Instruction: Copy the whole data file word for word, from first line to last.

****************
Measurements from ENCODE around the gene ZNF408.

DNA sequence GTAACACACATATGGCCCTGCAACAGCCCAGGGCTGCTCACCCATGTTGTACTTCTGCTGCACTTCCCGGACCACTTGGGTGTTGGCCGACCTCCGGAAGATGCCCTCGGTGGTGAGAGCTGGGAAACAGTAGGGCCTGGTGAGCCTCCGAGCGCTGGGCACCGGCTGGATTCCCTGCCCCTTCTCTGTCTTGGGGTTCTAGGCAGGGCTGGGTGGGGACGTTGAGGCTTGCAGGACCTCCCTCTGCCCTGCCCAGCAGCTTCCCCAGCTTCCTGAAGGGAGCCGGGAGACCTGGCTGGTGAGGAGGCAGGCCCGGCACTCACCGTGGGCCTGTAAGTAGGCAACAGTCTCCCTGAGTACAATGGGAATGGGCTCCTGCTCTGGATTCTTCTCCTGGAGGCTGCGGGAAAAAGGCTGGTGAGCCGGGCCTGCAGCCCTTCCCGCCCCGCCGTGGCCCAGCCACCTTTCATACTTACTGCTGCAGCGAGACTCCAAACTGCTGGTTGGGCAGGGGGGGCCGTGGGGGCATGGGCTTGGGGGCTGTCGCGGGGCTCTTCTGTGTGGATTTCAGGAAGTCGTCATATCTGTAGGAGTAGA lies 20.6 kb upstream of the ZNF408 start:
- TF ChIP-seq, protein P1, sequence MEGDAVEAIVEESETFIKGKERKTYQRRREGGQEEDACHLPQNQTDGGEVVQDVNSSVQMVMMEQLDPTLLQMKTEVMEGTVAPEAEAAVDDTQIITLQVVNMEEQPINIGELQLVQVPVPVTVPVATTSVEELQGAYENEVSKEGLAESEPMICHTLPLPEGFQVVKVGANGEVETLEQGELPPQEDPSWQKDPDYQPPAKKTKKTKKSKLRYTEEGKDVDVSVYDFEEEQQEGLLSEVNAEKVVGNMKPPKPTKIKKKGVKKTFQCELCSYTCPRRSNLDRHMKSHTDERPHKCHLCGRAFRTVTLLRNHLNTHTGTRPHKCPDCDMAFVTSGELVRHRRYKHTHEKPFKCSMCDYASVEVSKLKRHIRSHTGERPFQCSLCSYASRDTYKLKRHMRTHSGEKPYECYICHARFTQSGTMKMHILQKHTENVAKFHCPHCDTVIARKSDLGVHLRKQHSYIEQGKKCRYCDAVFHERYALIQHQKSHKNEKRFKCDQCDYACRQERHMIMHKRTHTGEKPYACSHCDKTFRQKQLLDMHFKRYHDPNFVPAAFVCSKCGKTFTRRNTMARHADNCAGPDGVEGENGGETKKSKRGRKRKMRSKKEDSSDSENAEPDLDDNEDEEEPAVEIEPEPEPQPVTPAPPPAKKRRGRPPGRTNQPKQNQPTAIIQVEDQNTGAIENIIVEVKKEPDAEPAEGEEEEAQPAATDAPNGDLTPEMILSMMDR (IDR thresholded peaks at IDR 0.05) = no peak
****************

Measurements from ENCODE around the gene ZNF408.

DNA sequence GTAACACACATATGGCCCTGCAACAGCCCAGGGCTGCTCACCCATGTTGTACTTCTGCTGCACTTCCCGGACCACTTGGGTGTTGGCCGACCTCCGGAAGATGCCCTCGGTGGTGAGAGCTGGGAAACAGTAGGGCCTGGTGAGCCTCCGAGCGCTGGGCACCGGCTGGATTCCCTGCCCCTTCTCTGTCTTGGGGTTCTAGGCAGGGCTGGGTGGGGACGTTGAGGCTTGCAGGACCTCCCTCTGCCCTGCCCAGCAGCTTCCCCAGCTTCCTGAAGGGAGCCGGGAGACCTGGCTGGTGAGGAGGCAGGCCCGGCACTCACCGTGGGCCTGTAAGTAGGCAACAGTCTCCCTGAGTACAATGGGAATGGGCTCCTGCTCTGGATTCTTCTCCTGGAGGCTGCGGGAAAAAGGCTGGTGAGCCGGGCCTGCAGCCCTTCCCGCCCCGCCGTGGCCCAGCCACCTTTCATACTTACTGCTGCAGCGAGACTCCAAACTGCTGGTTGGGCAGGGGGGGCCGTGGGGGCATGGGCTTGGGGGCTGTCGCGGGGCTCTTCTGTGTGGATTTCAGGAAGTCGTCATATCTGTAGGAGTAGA lies 20.6 kb upstream of the ZNF408 start:
- TF ChIP-seq, protein P1, sequence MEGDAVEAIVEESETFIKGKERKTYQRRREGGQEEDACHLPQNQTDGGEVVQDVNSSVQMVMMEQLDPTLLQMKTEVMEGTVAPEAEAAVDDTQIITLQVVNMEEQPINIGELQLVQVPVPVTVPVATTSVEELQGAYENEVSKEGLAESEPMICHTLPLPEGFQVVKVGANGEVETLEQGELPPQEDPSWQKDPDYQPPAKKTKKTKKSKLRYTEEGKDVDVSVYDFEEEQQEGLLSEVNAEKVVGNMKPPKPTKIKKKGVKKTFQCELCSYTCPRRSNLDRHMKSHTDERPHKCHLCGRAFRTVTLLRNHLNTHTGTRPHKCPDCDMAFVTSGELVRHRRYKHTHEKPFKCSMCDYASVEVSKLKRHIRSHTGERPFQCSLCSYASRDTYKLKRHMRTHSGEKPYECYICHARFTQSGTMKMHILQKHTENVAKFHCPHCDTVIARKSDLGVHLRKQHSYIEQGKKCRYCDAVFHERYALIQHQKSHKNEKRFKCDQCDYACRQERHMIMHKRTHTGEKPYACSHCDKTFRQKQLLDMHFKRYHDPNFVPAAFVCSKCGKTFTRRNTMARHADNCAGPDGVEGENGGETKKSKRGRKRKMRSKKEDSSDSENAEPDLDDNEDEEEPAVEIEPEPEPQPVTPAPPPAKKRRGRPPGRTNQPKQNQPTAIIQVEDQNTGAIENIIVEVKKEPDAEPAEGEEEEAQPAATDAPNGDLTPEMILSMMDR (IDR thresholded peaks at IDR 0.05) = no peak